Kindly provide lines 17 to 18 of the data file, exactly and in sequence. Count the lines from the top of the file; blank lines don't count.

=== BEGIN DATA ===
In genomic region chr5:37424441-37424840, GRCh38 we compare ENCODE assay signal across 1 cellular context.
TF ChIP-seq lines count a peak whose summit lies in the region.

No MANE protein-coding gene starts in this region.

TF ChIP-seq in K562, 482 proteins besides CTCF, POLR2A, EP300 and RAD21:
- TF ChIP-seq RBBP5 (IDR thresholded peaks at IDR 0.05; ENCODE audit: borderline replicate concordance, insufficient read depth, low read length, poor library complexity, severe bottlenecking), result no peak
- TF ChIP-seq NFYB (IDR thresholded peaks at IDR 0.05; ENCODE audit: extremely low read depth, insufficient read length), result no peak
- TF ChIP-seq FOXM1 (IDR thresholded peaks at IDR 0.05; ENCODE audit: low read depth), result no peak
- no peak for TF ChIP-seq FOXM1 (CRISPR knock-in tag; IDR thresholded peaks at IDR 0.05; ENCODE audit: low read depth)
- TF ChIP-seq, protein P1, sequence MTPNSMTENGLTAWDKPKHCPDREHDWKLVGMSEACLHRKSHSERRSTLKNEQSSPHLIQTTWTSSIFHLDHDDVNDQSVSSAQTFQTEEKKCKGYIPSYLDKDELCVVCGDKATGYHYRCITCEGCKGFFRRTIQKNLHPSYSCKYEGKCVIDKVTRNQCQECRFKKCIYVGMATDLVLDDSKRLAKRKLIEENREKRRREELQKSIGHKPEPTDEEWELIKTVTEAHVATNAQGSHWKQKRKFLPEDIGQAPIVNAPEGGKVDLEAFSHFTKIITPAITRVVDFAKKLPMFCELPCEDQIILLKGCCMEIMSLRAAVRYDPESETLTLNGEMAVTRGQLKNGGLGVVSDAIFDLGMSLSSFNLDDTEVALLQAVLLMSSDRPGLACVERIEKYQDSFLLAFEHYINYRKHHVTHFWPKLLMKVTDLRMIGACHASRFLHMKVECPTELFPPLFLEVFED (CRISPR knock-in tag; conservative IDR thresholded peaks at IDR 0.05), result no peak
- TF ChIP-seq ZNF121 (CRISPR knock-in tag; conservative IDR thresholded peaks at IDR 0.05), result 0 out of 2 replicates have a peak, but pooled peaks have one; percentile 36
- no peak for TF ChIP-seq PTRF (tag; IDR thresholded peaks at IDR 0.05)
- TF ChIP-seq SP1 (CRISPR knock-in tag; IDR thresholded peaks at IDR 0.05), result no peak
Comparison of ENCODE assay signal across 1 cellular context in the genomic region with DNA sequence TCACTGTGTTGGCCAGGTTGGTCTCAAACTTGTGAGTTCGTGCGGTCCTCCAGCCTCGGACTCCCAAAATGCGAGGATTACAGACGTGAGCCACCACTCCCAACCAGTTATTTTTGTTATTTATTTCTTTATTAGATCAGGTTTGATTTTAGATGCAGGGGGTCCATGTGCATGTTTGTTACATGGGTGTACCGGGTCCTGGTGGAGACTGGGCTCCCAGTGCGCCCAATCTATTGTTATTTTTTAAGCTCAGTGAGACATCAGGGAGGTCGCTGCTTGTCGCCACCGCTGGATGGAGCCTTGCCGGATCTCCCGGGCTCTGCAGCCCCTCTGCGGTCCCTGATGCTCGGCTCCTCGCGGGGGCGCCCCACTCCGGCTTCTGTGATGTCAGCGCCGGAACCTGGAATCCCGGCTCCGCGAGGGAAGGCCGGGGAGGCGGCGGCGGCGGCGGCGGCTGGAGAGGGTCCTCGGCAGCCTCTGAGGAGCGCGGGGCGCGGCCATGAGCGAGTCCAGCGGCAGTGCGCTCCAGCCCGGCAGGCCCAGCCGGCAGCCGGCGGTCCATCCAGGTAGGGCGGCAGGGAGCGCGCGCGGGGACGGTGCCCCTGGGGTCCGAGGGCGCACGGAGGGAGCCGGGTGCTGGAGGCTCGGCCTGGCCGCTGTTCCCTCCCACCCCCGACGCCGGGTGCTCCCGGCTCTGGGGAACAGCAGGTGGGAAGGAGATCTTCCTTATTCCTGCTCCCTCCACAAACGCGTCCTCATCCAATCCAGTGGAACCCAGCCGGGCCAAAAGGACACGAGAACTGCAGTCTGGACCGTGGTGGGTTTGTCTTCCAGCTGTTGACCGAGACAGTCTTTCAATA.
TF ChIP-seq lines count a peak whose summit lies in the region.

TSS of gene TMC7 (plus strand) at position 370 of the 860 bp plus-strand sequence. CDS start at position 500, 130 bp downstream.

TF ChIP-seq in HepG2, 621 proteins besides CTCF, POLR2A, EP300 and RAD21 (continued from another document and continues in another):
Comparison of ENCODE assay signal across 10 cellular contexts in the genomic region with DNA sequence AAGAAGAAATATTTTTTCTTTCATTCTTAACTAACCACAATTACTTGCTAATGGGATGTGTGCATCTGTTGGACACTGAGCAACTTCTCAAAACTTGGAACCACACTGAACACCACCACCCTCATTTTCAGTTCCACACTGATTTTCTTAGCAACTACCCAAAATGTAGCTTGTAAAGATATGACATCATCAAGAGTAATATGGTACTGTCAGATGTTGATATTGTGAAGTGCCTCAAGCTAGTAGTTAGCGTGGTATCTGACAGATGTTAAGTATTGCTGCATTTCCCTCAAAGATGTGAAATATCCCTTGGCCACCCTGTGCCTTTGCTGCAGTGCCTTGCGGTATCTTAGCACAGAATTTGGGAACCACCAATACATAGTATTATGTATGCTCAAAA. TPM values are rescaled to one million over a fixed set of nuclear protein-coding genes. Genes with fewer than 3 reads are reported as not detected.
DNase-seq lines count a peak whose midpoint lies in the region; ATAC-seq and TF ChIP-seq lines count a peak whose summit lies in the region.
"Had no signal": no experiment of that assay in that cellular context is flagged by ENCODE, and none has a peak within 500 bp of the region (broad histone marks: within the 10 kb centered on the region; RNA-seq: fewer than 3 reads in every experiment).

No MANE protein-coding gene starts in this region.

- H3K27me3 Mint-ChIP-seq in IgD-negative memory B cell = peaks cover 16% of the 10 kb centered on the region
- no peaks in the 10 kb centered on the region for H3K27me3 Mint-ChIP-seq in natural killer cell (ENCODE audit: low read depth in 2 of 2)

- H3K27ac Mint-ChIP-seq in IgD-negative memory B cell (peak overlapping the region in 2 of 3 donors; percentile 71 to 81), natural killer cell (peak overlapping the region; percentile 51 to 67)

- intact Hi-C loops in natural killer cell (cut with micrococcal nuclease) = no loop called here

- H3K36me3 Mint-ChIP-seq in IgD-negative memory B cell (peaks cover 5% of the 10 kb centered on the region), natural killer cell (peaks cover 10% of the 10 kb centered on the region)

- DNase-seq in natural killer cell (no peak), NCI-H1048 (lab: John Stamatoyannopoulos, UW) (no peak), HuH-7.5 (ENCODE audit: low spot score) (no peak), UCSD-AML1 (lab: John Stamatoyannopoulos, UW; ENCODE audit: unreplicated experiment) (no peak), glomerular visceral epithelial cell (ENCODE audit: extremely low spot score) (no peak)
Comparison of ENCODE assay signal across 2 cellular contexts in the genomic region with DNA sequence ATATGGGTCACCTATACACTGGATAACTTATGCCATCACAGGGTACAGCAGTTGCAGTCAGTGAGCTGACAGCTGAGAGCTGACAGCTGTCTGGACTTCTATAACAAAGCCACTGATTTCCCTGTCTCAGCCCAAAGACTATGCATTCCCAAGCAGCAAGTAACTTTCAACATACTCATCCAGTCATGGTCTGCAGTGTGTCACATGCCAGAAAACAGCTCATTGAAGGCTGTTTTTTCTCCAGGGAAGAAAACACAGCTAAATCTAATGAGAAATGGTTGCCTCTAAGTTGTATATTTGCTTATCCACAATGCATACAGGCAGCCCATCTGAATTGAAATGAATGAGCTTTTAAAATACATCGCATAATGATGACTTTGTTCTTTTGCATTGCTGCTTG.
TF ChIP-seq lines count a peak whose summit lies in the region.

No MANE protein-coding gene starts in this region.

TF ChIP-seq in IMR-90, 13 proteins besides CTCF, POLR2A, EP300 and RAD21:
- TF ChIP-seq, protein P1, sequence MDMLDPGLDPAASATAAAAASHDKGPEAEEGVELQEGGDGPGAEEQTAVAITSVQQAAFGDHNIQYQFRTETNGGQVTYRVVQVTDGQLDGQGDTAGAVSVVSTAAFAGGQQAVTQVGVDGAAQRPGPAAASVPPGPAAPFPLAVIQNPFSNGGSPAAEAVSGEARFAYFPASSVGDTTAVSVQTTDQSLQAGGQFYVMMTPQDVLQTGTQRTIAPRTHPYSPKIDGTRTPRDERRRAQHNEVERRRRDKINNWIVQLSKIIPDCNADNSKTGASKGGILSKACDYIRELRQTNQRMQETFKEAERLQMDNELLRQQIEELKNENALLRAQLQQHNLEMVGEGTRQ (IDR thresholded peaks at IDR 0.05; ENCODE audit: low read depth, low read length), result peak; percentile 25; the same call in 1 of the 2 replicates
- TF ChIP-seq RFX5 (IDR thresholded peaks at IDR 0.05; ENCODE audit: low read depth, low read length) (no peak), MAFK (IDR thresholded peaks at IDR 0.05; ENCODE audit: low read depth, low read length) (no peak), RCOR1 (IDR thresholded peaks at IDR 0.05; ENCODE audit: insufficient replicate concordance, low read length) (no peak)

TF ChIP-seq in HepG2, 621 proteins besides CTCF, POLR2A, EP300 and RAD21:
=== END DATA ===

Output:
Comparison of ENCODE assay signal across 10 cellular contexts in the genomic region with DNA sequence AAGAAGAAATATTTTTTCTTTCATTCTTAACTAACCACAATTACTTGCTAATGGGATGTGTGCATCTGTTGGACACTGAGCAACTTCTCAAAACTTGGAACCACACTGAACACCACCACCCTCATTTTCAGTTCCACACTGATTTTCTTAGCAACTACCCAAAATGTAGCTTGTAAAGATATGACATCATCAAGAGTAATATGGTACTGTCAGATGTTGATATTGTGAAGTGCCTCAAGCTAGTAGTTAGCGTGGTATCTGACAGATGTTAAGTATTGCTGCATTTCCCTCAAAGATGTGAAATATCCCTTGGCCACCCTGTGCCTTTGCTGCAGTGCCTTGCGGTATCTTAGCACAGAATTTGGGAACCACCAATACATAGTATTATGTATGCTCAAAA. TPM values are rescaled to one million over a fixed set of nuclear protein-coding genes. Genes with fewer than 3 reads are reported as not detected.
DNase-seq lines count a peak whose midpoint lies in the region; ATAC-seq and TF ChIP-seq lines count a peak whose summit lies in the region.